The Mortgage Bankers Association (MBA) recently sued the United States Department of Labor (DOL) seeking to set aside the agency’s new interpretation that mortgage loan officers are not exempt administrative staff under the Fair Labor Standards Act (FLSA). The MBA alleges the DOL unlawfully charted a new course when it withdrew a 2006 opinion advising that typical loan officers were exempt from overtime payments under the FLSA's "administrative exemption."
According to the complaint, the DOL’s interpretation runs afoul of the Administrative Procedure Act (APA), which sets forth certain procedural requirements that govern the way in which administrative agencies, such as the DOL, propose and establish regulations. More specifically, the MBA argues the Agency violated the APA when it failed to provide notice and opportunity for public comment before acting. Additionally, the MBA asserts that the interpretation conflicts with existing DOL regulations and is therefore arbitrary, capricious and an abuse of discretion.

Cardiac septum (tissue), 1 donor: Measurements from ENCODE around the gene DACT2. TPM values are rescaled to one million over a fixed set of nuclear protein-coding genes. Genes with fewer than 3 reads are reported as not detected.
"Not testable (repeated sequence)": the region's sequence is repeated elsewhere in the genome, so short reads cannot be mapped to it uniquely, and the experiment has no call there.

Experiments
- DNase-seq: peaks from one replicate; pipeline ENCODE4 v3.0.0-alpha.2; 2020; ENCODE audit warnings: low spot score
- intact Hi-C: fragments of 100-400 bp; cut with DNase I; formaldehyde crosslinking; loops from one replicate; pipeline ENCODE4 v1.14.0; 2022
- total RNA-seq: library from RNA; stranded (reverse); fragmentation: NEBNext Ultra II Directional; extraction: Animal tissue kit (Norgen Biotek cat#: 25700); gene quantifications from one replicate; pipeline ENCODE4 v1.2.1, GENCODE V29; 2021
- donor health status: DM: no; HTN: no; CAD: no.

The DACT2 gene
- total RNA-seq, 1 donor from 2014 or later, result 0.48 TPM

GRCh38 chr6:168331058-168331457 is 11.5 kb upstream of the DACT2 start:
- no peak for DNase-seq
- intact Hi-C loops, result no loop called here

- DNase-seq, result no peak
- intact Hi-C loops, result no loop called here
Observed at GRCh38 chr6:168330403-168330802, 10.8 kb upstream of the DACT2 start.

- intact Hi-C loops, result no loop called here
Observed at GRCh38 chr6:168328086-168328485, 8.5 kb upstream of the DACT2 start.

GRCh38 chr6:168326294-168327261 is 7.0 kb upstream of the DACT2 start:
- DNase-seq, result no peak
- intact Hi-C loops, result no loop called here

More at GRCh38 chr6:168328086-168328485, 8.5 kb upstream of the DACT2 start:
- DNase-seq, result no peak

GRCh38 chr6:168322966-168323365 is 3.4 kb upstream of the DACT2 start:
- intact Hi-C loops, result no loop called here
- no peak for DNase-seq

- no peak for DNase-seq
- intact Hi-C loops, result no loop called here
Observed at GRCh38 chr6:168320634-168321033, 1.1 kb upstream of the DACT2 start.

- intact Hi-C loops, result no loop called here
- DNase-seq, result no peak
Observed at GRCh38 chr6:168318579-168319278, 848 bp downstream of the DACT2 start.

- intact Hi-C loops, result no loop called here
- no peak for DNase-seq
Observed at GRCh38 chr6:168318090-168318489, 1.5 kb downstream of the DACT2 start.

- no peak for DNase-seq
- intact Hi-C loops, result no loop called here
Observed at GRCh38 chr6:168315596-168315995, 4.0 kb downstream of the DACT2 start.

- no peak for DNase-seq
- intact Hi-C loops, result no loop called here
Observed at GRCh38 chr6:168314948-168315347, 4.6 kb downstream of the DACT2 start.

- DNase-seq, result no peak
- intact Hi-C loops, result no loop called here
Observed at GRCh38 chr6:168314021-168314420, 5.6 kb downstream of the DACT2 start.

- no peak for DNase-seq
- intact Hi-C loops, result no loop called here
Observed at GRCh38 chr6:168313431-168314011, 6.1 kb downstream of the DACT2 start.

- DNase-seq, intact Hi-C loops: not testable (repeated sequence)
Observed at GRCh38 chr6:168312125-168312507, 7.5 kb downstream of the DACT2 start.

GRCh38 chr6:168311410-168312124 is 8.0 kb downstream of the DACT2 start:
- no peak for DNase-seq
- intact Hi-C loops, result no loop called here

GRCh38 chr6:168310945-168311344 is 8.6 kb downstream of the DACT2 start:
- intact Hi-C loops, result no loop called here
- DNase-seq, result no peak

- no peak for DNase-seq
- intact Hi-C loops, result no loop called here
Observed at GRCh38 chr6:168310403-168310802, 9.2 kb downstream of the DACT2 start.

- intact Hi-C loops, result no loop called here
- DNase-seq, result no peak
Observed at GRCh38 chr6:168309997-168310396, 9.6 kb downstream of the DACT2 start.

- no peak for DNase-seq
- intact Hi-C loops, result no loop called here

In a related development, the American Bankers Association (ABA) has filed an amicus brief in a federal lawsuit in Michigan over this issue, also arguing against the dramatic shift in the DOL’s position. Among other things, the ABA argues that the DOL’s interpretation is inconsistent with its regulations and results in unfair surprise to employers who have reasonably relied on its prior interpretation.
In the meantime, banks, mortgage lenders and other financial institutions should consult counsel to evaluate how the DOL’s abrupt reversal could impact their classification of mortgage loan officers and similar employees. Moreover, the DOL’s interpretation serves as a reminder to all employers about the importance of conducting wage-and-hour audits to ensure their employees are properly classified.